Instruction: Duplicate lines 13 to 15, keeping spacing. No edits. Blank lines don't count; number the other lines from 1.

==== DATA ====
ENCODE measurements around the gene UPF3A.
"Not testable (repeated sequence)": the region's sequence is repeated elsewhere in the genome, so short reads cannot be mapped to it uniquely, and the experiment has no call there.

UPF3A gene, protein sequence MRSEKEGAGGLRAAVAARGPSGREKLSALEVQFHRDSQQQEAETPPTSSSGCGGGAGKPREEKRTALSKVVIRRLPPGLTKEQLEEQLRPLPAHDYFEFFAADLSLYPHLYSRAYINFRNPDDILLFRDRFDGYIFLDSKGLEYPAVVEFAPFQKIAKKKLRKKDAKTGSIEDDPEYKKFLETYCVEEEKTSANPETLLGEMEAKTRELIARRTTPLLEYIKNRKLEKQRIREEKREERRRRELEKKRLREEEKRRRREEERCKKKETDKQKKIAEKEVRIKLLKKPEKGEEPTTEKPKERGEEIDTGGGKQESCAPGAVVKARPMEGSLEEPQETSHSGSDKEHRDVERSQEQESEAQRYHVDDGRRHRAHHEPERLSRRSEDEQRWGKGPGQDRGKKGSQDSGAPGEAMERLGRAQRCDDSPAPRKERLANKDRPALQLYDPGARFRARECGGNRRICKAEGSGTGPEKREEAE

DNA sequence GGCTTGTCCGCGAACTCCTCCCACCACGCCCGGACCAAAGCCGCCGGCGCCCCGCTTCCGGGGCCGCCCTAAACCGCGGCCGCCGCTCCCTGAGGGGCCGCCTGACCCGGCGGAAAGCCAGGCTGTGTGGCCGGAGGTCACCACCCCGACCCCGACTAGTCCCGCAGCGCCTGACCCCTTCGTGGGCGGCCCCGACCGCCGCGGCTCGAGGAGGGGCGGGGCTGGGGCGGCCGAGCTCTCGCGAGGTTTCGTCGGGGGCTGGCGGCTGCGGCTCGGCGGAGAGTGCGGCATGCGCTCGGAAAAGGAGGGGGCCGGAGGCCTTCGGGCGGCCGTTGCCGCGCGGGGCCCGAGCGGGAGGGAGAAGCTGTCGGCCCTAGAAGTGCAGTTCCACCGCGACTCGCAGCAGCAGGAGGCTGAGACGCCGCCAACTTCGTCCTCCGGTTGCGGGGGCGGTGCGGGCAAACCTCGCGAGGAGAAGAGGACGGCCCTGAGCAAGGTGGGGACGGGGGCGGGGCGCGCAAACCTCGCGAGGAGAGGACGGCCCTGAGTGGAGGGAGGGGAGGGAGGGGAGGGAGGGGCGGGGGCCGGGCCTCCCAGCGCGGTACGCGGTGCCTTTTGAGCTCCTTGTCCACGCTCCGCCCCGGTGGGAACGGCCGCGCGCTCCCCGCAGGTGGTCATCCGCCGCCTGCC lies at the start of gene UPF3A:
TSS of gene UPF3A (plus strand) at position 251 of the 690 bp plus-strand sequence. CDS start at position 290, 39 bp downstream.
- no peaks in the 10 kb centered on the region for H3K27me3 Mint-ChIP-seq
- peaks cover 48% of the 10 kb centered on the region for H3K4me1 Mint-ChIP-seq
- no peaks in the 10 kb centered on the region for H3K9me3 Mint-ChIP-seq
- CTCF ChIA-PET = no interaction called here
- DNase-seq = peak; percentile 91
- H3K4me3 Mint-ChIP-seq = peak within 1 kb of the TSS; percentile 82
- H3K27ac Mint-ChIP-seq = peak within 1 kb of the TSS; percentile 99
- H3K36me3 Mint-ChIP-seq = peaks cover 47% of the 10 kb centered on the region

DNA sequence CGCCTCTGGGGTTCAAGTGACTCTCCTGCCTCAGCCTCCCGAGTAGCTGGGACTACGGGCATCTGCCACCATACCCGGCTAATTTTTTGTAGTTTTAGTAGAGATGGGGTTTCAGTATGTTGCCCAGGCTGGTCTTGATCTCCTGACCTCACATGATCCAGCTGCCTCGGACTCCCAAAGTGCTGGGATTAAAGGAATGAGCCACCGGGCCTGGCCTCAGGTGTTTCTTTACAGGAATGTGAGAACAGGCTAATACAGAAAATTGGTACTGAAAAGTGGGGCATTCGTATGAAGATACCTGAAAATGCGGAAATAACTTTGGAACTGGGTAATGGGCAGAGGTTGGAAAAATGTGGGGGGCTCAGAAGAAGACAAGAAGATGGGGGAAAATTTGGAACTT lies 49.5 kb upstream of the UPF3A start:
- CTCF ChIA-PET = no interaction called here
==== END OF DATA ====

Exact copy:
- H3K36me3 Mint-ChIP-seq = peaks cover 47% of the 10 kb centered on the region

DNA sequence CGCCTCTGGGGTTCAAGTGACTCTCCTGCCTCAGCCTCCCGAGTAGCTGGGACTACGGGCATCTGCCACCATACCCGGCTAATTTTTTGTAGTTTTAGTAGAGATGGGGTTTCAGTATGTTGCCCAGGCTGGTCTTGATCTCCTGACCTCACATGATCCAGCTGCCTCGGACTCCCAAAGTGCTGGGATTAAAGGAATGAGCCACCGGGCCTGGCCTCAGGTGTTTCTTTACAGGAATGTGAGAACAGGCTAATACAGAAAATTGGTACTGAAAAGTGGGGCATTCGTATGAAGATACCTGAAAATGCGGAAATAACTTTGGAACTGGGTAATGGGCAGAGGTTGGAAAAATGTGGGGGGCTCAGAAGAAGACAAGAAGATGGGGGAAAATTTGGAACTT lies 49.5 kb upstream of the UPF3A start:
- CTCF ChIA-PET = no interaction called here